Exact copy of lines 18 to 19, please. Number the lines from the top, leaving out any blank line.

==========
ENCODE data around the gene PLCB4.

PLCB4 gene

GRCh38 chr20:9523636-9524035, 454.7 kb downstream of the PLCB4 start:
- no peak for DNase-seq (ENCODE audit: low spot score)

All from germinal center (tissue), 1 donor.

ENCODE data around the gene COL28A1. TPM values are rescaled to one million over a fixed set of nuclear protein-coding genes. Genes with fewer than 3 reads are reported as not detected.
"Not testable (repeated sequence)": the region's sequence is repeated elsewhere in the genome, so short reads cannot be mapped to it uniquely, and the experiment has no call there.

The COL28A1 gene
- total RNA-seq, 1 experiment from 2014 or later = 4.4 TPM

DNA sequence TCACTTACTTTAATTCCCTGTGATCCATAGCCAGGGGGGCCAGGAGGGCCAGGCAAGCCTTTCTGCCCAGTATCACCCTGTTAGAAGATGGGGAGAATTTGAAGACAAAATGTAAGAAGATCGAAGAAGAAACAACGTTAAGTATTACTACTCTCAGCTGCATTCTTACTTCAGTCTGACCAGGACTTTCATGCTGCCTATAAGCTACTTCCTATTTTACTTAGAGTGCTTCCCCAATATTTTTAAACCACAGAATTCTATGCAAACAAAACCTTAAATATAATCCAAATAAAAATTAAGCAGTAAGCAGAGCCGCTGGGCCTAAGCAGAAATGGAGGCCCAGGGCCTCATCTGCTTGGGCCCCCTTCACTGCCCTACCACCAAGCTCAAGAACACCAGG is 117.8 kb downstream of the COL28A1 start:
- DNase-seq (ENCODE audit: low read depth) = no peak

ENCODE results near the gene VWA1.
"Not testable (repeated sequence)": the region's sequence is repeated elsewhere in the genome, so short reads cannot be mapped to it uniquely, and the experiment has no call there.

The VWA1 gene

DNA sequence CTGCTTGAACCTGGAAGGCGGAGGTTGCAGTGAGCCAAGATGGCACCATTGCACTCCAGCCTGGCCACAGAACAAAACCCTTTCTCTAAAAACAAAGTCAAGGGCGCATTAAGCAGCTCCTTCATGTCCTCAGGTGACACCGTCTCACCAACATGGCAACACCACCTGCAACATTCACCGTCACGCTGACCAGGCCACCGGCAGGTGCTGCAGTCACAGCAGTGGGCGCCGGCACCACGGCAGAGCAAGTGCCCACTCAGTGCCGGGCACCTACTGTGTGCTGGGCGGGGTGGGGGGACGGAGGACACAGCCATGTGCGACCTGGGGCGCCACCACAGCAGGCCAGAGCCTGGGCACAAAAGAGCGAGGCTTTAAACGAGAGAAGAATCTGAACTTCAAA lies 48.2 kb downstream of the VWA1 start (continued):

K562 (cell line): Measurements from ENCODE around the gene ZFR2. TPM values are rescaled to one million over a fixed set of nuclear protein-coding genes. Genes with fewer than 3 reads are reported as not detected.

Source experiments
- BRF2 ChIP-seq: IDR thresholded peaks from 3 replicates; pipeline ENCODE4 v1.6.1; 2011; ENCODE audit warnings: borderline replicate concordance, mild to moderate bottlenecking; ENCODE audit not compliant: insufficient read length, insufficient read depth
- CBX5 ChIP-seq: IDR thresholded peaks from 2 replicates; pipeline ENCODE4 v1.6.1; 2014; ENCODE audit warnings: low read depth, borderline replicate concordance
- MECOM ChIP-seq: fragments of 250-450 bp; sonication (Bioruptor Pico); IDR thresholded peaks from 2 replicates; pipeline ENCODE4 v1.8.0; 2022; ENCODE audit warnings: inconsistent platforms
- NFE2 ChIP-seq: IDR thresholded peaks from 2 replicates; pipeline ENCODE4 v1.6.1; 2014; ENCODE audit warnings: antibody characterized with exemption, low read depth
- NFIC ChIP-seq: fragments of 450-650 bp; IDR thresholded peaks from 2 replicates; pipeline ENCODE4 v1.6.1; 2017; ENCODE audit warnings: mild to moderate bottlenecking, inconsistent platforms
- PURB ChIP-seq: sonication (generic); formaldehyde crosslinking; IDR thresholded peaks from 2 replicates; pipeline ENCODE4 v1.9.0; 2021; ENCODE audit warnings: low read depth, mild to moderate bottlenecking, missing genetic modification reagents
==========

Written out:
- BRF2 ChIP-seq: IDR thresholded peaks from 3 replicates; pipeline ENCODE4 v1.6.1; 2011; ENCODE audit warnings: borderline replicate concordance, mild to moderate bottlenecking; ENCODE audit not compliant: insufficient read length, insufficient read depth
- CBX5 ChIP-seq: IDR thresholded peaks from 2 replicates; pipeline ENCODE4 v1.6.1; 2014; ENCODE audit warnings: low read depth, borderline replicate concordance